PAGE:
kernel, keeping greedily one CPU for myself, performing active waits in
    case I've got nothing to do. Well, now it seems this is not so simple.

    Executing hard real time tasks on a multi-user workstation running a
    standard OS, and of course, without being too obviously noticed, is an
    interesting challenge.

    rrr

  9. Re: p_online - how to control CPU state from user space ?

    On a sunny day (09 Jan 2007 23:43:02 GMT) it happened moi
    wrote in <45a42886$0$314$426a74cc@news.free.fr>:

    >On Tue, 09 Jan 2007 20:59:52 +0100, Gil Hamilton wrote:
    >
    >> moi wrote in
    >> news:45a3e9aa$0$293$426a74cc@news.free.fr:
    >>> On Mon, 08 Jan 2007 13:48:52 +0100, Gil Hamilton wrote:
    >>>> sched_setaffinity.
    >>> I suppose I can walk through the proc fs to get a list of all tid's.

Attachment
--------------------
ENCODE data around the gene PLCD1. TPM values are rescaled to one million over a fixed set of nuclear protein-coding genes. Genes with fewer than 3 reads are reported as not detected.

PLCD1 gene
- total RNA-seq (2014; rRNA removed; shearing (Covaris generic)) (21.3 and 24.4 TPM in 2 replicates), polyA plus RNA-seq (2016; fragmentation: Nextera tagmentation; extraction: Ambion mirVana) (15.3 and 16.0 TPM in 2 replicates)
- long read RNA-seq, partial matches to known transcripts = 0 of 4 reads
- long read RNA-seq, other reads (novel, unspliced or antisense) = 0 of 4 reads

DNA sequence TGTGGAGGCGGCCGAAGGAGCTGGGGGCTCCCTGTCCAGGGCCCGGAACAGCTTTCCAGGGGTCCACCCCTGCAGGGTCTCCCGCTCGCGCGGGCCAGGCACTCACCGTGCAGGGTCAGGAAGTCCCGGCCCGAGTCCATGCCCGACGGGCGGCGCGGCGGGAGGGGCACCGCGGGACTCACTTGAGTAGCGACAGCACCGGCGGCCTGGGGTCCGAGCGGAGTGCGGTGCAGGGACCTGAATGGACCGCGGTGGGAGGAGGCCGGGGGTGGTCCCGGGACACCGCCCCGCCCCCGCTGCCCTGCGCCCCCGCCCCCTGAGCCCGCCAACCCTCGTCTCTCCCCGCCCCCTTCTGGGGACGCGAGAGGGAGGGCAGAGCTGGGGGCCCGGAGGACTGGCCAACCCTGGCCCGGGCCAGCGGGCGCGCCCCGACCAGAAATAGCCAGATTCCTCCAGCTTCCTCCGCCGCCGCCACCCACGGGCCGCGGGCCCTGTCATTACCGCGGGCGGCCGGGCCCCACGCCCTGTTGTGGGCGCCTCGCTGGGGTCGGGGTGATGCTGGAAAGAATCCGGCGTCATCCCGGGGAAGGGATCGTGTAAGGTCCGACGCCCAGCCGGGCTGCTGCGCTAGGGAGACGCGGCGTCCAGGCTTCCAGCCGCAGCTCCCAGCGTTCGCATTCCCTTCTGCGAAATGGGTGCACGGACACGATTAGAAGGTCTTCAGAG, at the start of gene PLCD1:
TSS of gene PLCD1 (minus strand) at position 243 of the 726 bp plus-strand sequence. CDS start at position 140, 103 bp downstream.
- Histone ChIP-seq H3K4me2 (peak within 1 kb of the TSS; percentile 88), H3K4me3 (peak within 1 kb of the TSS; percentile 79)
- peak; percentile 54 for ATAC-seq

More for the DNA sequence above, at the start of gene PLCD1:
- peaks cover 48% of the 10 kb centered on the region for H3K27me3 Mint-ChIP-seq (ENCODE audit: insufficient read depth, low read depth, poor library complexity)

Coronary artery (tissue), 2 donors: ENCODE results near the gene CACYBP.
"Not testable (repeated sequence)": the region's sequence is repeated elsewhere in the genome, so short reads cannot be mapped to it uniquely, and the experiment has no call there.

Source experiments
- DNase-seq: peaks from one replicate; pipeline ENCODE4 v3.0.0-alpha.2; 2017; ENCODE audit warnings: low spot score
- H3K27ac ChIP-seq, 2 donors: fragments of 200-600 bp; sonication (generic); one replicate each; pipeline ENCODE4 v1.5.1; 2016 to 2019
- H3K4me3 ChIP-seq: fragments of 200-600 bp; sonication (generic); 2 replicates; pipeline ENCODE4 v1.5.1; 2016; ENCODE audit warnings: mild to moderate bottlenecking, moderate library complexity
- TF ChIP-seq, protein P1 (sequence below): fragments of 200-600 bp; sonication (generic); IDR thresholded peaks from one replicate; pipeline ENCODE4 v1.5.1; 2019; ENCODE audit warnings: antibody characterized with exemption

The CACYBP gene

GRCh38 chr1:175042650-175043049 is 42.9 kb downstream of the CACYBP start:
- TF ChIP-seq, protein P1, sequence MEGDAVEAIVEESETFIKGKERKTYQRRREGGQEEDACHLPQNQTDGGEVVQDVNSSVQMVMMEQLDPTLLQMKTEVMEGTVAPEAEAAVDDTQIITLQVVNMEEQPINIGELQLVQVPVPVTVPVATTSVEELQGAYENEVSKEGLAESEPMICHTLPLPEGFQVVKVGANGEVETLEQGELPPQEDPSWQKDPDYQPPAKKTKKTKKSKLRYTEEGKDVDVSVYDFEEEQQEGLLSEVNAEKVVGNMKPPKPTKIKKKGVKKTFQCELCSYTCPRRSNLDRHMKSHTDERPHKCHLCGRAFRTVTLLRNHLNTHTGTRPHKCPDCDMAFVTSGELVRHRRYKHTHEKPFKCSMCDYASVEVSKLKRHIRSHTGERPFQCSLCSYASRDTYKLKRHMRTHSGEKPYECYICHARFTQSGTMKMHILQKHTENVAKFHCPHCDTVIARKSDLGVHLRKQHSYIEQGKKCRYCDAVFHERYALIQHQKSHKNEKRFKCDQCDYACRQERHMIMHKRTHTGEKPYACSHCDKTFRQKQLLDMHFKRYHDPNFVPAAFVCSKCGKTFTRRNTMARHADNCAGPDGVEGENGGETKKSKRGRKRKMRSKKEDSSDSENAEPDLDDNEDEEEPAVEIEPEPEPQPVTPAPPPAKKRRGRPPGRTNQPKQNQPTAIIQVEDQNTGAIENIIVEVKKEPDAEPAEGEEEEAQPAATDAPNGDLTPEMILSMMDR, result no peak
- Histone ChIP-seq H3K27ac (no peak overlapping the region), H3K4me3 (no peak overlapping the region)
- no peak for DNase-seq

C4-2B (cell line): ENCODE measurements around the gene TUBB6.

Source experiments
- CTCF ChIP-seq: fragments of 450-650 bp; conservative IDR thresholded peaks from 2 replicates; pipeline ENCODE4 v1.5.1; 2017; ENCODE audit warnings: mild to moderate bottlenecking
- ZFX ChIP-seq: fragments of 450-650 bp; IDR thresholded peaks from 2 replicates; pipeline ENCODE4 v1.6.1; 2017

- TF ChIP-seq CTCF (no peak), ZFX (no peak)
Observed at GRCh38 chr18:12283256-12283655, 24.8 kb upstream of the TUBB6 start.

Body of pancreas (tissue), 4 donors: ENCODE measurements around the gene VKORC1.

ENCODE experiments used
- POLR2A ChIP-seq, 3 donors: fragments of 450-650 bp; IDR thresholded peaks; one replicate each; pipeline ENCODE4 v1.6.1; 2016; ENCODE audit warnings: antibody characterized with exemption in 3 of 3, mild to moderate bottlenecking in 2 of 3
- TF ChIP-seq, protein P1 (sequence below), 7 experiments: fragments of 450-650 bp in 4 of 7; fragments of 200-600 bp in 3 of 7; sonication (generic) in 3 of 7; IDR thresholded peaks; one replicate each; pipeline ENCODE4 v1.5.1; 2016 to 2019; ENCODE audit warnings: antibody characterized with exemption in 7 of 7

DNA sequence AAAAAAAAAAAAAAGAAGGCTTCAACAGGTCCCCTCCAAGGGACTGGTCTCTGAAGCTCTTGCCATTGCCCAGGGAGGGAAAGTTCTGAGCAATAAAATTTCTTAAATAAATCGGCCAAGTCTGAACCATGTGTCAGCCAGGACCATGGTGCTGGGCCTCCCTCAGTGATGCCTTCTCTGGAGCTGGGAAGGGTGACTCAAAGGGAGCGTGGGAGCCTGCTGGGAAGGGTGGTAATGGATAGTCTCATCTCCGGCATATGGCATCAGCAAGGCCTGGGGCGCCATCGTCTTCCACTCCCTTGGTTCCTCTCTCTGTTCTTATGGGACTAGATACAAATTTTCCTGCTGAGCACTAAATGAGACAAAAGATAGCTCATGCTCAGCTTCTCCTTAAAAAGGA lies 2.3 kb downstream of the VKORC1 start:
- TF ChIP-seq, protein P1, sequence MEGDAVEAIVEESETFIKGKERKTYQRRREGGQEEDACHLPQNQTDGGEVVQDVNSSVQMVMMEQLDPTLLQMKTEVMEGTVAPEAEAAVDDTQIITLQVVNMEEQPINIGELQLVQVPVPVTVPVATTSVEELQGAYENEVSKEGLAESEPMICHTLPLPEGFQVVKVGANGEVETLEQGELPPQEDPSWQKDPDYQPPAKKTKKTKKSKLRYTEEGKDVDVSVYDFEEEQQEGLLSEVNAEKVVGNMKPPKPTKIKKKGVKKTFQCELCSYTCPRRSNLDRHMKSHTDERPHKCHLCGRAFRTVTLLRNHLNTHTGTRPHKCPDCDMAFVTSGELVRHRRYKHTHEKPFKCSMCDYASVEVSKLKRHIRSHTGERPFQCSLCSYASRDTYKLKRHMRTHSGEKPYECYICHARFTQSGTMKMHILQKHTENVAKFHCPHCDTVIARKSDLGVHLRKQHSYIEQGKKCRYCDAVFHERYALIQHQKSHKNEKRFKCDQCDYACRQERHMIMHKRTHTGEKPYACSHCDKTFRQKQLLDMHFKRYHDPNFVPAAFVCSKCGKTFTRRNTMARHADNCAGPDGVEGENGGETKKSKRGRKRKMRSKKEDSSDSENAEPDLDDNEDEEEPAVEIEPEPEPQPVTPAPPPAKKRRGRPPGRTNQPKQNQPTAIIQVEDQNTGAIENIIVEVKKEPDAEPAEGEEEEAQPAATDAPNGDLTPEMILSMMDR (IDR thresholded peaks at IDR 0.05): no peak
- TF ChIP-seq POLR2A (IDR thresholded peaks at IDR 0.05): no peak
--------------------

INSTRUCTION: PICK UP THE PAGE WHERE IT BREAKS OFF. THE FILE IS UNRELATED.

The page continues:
>>> Unmaking the job however looks a bit harder.

    >>
    >> Indeed it would be harder. What's the "big picture" you're trying to
    >> achieve with this?
    >>

    ><...>
    >
    >The purpose here is to be able to launch a real time task, with my own
    >simplified scheduler and never make it wait. I used this technique on
    >Solaris and it gave quite good results (about 40 us max latencies)


    Are you aware of Novell real time Linux?
    http://www.novell.com/products/realtime/overview.html
    It is specified at <30us.

  10. Re: p_online - how to control CPU state from user space ?

    Hello,

    > First, I'm not an aficionado of this group, so please redirect me to the
    > right place if not here.
    >